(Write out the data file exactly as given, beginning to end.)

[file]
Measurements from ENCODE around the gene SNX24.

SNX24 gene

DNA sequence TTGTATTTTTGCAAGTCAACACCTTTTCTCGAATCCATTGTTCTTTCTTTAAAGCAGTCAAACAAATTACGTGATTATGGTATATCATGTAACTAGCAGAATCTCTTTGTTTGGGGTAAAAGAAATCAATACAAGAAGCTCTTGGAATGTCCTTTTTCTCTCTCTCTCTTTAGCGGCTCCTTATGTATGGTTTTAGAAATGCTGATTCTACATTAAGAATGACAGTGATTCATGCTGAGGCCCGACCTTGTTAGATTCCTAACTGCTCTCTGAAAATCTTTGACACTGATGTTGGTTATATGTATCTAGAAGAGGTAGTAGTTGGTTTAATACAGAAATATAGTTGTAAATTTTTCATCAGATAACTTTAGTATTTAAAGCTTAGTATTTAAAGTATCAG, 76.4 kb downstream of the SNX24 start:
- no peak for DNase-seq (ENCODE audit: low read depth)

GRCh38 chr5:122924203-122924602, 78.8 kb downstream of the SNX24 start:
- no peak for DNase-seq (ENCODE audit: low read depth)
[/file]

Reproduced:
Measurements from ENCODE around the gene SNX24.

SNX24 gene

DNA sequence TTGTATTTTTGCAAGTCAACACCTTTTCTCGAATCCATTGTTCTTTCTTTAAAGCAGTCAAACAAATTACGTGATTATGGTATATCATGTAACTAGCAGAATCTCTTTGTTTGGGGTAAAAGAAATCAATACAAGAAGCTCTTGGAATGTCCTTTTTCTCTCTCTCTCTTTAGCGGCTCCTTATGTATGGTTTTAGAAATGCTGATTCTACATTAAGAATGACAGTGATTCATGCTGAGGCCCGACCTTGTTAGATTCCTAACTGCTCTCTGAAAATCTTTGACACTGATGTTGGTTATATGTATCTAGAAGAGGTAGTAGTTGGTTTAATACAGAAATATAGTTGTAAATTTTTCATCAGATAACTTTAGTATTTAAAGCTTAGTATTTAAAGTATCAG, 76.4 kb downstream of the SNX24 start:
- no peak for DNase-seq (ENCODE audit: low read depth)

GRCh38 chr5:122924203-122924602, 78.8 kb downstream of the SNX24 start:
- no peak for DNase-seq (ENCODE audit: low read depth)